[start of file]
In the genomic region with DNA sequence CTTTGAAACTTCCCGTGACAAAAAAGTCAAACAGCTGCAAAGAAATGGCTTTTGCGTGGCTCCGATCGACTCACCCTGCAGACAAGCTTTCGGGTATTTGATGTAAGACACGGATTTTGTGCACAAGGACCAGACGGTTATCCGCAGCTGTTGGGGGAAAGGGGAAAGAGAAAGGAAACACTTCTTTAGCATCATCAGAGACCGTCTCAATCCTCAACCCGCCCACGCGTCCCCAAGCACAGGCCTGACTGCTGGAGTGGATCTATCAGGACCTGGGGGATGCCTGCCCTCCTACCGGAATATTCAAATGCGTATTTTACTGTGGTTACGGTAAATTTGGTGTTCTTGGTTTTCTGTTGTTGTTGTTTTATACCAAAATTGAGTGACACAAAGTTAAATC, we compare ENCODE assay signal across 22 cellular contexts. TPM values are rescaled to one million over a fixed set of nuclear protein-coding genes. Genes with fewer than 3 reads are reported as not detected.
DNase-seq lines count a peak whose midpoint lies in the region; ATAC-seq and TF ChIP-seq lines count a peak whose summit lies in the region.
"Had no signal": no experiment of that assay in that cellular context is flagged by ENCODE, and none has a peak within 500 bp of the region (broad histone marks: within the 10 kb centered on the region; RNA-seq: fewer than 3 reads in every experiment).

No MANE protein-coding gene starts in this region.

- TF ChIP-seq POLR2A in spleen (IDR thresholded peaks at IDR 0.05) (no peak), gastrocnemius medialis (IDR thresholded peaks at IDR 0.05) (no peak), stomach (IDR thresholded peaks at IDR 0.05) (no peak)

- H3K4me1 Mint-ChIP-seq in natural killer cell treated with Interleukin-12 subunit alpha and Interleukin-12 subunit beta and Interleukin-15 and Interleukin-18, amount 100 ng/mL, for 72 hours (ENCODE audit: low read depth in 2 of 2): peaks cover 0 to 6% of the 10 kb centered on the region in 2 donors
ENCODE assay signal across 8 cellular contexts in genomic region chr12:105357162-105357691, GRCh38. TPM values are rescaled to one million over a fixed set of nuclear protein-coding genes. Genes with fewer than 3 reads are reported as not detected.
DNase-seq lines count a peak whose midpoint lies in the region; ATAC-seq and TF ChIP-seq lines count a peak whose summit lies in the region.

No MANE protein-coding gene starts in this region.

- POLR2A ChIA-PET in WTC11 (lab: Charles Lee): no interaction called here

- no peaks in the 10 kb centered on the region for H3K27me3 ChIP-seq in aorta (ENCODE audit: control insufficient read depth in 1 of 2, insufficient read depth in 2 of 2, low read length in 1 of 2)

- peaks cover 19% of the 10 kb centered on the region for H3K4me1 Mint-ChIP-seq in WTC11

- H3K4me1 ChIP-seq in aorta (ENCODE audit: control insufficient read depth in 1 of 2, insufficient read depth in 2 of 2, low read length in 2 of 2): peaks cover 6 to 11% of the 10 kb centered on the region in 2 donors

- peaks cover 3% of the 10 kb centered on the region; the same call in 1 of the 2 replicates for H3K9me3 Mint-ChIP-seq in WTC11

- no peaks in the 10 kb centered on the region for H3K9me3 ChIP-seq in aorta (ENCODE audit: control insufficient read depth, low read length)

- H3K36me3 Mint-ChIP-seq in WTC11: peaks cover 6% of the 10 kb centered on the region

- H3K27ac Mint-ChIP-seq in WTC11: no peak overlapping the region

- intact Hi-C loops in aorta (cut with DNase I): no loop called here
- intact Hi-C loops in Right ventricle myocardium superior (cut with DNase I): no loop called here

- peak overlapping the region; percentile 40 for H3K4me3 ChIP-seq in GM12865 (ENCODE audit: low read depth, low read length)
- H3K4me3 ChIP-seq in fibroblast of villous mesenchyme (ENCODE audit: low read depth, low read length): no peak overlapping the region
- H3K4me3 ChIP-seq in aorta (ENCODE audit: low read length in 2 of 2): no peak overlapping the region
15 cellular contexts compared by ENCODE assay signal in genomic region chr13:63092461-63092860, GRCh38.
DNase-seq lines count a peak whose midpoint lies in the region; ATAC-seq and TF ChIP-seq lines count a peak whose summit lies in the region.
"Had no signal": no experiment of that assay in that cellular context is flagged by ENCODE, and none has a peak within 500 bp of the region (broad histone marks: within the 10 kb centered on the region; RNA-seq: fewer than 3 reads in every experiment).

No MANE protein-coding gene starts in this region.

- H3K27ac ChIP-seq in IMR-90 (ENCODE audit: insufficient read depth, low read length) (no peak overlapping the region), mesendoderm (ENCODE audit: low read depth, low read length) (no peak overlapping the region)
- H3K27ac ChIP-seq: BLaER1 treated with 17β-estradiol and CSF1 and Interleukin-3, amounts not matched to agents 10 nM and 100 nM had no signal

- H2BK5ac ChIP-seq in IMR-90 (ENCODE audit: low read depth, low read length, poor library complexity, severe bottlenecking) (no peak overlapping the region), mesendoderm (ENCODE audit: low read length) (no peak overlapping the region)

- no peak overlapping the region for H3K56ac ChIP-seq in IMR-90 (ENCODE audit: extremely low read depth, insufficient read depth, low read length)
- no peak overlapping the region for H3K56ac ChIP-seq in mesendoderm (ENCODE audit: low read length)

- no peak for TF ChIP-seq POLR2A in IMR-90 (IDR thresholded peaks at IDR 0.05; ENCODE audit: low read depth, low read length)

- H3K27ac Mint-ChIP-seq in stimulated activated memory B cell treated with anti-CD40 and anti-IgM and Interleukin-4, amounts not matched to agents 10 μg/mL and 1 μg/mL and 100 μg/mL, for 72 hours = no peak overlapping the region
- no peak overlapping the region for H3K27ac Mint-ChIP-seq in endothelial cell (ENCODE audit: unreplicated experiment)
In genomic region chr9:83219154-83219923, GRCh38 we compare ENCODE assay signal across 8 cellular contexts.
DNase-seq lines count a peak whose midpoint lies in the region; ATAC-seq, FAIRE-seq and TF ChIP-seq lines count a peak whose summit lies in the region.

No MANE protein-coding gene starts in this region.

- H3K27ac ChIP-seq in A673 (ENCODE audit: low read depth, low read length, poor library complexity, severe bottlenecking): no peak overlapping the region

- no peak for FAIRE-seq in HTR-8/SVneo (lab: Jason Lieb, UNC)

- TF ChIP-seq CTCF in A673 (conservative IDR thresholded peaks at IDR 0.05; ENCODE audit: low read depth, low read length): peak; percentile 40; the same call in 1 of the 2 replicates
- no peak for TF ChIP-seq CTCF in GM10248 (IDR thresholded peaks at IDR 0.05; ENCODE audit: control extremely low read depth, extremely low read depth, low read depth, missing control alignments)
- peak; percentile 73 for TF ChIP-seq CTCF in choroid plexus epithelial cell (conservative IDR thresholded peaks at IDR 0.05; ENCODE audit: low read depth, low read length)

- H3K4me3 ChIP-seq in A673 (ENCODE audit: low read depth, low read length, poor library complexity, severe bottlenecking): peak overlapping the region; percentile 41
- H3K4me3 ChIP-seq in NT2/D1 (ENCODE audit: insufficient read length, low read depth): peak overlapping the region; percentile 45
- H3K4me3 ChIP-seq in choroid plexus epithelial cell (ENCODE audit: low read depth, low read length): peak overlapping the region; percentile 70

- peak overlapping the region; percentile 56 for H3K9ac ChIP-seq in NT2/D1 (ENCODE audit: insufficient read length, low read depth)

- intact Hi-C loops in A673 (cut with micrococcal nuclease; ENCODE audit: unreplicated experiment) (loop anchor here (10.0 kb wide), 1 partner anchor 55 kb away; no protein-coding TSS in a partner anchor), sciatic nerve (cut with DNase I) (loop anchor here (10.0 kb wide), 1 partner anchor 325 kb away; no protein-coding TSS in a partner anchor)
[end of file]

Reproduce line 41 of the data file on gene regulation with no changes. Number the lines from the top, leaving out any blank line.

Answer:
- no peak for TF ChIP-seq CTCF in GM10248 (IDR thresholded peaks at IDR 0.05; ENCODE audit: control extremely low read depth, extremely low read depth, low read depth, missing control alignments)